In “Aye, And Gomorrah,” Samuel Delany continues his experimentation with the issue of sexuality. Here, he comes with an entirely novel context. And I think that the construction of that context in such a short story reveals Delany’s genius.
The story is spun around encounters between “spacers” and “frelks,” two types of creatures with specific sexual perversions. The abnormality is not understood in the beginning, but as we go on reading, the backstory gradually unfolds itself. Spacers are people who have undergone a process of “alteration.” They are understandably prepared to undertake the mission of setting up and maintaining the infrastructure on the moon, Mars and the satellites of Jupiter, building water conservation units, programming mining computers, etc. The aim of this neutering is enabling them to endure the huge amount of radiation beyond the ionosphere. Their equipment for that mission has required that they were neutralized at a very early age, when they are still children. We learn that the whole business was unjust and sad. It was a process of exploitation. They are chosen from children whose sexual responses are retarded at puberty. No idea is given how they are sorted in the first place—tests were made, maybe? They were changed into spacers because, we are told, the authorities wanted to “cut down the kids back then—especially the deformed ones” as a solution to the Population Explosion crisis.
An unnamed spacer gives an account of a handful visits he and his fellow spacers—the “platoon”—make to some cities, mostly European and American. We are not given any clue of how these creatures move from one place to another. But we become aware that it is a swift and delicate movement. They just “come down” in a city, and then “go up.” Only once or twice do we know that they take, when on earth, the bus or the monoline. That is not the issue, anyway. And it is hard to say that their descending may be because they are looking for fulfilling their pseudo-sexual desire. Nevertheless, their contacts center mainly on this issue. It is worth mentioning here that their descending is depressing. Whenever they are met by people, spacers feel that they are unwanted. “Don’t you think that you … people should leave?” they are told. They are supposed to be up, doing “that good work for the government.” While on earth, spacers are known by their blue uniforms, a fact that even some people make use in disguise to hunt for frelks.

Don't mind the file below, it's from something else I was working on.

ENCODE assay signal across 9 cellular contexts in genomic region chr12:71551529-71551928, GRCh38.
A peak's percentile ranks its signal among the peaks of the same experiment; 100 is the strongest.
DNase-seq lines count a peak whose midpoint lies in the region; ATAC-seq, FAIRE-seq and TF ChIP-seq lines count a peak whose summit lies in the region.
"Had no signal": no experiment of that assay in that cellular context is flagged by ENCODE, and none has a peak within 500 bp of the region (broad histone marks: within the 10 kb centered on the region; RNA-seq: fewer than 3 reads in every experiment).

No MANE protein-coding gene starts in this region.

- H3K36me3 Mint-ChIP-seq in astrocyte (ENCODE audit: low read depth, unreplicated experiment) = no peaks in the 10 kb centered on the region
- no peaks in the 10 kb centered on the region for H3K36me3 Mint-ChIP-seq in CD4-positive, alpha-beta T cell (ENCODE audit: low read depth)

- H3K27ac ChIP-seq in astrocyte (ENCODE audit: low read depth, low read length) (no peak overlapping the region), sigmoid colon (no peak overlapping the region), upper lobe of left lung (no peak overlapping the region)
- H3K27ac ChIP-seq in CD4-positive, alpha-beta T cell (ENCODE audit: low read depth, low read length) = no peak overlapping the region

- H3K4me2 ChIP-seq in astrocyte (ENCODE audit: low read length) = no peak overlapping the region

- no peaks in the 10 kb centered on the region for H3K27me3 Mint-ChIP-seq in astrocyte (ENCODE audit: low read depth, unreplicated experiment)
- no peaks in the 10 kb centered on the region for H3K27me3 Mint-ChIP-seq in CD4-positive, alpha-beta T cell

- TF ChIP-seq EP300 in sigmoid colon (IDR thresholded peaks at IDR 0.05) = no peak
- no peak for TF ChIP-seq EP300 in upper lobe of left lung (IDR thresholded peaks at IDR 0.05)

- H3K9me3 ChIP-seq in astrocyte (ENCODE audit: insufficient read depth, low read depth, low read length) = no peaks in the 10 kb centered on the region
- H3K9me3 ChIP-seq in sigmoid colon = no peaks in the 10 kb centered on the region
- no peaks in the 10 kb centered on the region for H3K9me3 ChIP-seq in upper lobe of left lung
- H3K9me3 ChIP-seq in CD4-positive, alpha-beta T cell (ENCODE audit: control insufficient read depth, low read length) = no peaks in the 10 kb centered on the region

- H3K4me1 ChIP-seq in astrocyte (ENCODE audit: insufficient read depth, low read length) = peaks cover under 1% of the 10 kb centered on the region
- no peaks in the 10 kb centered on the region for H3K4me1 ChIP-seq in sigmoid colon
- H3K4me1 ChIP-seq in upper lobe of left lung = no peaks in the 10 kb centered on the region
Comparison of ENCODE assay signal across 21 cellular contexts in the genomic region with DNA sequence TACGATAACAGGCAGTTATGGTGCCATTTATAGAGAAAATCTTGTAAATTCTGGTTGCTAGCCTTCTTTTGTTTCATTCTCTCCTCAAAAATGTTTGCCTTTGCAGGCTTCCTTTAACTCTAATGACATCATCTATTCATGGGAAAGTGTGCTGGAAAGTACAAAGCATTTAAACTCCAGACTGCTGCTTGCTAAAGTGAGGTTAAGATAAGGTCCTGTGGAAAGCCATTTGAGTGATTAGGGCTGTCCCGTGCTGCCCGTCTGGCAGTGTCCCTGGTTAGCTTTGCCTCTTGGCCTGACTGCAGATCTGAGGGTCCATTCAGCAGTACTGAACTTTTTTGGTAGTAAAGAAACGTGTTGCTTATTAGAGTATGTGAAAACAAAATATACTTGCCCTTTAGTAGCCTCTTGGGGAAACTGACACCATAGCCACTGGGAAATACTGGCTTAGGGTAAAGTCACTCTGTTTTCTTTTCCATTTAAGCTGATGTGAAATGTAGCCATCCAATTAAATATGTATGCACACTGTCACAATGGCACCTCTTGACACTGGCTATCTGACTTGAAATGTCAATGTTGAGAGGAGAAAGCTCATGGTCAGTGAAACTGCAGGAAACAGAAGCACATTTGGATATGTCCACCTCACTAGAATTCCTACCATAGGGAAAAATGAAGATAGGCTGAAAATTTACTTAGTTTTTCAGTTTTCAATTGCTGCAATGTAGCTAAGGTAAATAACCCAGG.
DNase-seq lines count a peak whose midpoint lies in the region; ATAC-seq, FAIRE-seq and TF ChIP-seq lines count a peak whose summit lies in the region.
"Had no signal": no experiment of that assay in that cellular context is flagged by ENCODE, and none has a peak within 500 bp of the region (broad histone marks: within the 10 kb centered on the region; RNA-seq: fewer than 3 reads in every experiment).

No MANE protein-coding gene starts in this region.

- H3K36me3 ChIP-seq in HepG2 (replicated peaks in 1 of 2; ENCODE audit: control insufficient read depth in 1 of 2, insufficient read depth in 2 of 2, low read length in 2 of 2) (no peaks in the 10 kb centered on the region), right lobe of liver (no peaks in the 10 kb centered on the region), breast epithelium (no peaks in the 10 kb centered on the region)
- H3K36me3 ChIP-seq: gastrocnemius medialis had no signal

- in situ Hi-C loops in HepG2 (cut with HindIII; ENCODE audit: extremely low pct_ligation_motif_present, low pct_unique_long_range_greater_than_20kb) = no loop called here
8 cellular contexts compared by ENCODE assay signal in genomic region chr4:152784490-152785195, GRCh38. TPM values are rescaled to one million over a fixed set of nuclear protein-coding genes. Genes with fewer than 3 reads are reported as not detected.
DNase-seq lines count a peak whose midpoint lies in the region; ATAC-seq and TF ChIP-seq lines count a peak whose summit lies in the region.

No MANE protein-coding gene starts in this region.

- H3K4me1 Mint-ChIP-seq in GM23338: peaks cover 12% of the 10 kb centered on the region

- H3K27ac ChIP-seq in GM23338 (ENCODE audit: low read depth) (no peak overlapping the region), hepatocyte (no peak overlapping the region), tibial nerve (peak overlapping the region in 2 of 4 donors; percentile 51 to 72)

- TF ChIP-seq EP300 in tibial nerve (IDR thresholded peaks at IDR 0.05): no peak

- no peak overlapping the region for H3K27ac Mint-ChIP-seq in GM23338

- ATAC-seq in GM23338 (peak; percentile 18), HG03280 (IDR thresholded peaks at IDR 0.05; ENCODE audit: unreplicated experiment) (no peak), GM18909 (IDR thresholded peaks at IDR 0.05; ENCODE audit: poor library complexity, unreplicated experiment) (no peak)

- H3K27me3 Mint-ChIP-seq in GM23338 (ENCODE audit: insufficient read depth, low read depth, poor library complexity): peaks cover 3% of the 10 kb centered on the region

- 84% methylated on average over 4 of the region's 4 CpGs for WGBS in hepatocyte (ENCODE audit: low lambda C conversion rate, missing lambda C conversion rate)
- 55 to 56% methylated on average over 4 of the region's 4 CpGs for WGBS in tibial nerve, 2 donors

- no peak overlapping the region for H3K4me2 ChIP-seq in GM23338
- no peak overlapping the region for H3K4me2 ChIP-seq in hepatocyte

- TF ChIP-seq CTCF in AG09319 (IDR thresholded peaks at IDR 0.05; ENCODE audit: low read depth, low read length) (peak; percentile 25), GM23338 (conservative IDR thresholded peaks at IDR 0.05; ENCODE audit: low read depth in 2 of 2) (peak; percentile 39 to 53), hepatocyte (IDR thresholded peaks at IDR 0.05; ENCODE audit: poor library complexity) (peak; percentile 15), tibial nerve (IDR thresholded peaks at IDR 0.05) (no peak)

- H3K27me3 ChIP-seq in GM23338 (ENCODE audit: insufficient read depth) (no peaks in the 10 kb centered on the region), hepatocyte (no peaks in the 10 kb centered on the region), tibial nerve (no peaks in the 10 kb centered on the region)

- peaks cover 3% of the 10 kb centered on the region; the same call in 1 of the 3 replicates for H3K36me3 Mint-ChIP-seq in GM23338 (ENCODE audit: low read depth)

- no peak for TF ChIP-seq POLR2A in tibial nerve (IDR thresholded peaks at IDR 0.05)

As a result of their sterilization, spacers are dispossessed of the capability to have sex. That is the essence of their plight. They are neither males nor females. Their sex is not known to people, since their puberty was prevented from occurring when neutered. The invention of the spacers has entailed the emergence of another “type” of people, namely frelks. Frelks are the only people who find sexual attraction in spacers. They are also described as people with “free-fall-sexual-displacement complex.” Their existence depends on that of spacers. Their desire for sexual contact with spacers constitutes the realm of conflict in the story. Spacers, the sexually abnormal, are objectified by the way frelks look at them, even though frelks show empathy; they are the only people who talk about the alteration with regret. The encounter of the two is characterized by immense disappointment and dissatisfaction. “I want something,” says a frelk girl to the unnamed spacer, “But, you are not the one who will give it to me.” The complicated nature of the encounter continues until the end. A resolution is never suggested, and the spacers have to go up.